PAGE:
Former IRS Revenue Officer

Former IRS Revenue Officer

Michael Raanan, EA

Santa Ana, CA

Male, 35

My tenure with the largest and most powerful collection agency in the world, the IRS, began fresh out of college and with much surprise. Following an extensive interview process and a cross-country flight to the West Coast, I found myself in Los Angeles with the unenviable task of getting delinquent taxpayers back into tax compliance. After approximately 8 years of service, I left, and now find myself (very literally) on the other side of the table helping taxpayers resolve their IRS disputes.

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Last Answer on May 16, 2017

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Is it true that the IRS makes it a priority to go after 'big fish' tax evaders instead of little guys? And if so, is it mostly because they stand to recover more in tax dollars, or because they want to make an example of rich guys who dodge taxes?

Asked by Alex over 2 years ago

The IRS Collection process encumbers all taxpayers that are out of "tax compliance". At any given time there are about 12 million taxpayers that are out of compliance and require some sort of contact by the IRS. Many of these taxpayers are initially contacted via correspondence at their last known address.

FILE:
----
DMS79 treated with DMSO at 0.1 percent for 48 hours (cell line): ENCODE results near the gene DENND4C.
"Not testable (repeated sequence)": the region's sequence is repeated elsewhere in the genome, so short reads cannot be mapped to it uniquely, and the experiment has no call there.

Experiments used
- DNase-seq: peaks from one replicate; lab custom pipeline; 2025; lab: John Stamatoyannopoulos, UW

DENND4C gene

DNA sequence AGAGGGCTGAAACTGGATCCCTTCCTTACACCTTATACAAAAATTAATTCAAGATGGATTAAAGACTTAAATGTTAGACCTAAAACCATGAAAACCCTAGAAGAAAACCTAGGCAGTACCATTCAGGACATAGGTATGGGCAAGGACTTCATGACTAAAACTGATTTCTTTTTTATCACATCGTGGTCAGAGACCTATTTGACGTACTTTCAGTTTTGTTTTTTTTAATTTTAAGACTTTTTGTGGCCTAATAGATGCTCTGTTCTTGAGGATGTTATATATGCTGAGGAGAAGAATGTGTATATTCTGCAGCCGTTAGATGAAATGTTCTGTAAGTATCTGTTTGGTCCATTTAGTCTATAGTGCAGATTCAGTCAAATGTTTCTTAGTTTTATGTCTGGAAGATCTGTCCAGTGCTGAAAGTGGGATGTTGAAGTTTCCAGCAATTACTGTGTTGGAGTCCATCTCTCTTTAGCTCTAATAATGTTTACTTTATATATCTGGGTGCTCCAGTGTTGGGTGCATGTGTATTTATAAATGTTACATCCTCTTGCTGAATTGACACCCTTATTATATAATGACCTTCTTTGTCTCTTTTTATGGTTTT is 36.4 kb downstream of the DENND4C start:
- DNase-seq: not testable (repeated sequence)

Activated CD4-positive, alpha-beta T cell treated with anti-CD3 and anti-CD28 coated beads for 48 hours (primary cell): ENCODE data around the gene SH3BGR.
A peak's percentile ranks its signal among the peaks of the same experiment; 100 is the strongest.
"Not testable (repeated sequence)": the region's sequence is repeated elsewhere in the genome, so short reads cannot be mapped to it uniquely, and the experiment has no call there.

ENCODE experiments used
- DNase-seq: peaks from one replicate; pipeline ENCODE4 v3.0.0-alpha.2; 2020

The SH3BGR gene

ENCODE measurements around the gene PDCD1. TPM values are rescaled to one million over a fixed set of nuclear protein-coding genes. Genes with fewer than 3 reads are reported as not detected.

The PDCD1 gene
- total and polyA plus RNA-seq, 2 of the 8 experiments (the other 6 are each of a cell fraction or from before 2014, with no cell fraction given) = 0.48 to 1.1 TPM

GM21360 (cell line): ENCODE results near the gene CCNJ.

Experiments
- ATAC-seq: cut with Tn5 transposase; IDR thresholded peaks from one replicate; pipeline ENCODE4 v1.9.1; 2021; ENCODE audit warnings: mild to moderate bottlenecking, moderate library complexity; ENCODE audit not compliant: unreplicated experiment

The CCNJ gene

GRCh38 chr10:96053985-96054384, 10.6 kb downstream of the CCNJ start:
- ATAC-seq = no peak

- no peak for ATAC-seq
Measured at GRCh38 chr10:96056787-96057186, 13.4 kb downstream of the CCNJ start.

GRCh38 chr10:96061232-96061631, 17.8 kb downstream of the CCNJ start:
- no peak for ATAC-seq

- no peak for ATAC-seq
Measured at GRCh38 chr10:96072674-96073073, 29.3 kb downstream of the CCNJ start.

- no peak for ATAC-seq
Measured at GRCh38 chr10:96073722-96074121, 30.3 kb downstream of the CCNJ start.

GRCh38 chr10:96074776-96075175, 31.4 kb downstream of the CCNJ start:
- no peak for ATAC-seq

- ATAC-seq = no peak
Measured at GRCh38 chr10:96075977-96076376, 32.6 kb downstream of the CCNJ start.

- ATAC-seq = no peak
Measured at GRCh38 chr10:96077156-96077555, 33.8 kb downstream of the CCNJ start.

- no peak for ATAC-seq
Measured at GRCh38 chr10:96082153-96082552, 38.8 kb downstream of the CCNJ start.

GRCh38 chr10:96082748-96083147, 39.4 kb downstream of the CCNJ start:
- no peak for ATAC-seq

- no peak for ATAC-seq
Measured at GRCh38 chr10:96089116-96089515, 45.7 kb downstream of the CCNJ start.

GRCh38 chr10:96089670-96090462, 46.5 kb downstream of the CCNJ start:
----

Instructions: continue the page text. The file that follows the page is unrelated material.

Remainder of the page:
While it's the responsibility of the IRS to enforce the tax laws, the agency's resources are limited and therefore they must be circumspect when dealing with "tax evaders". Tax evasion cases require collaboration between IRS Collection personnel, IRS Counsel, and the Department of Justice (DOJ) Counsel. The burden of proof lies on the government and cases must be well-developed before a decision to pursue a particular taxpayer is made. To see some recent IRS Criminal Investigation cases, click here.

I have an accountant do my taxes, but I know that I'm the one who ultimately signs off on them. But if it really is my accountant's mistake (that I just missed), is that a defense against filing a false return?

Asked by Forgo1a about 2 years ago

It depends on what you mean by "false return". The IRS maintains that what ends up on a tax return is ultimately the responsibility of the taxpayer. There are certain circumstances where a tax preparer can be held responsible and subject to specific penalties, however. Because of this, many scrupulous tax preparers carry professional liability insurance that will cover the costs of any such oversights.

Taxpayers themselves may also seek to have any such penalties removed based on Reasonable Cause provisions of the Internal Revenue Manual.

May I request a different Revenue Officer to be assigned to my case - I am experiencing anger from the officer assigned to me.

Asked by S.A. POLIT about 2 years ago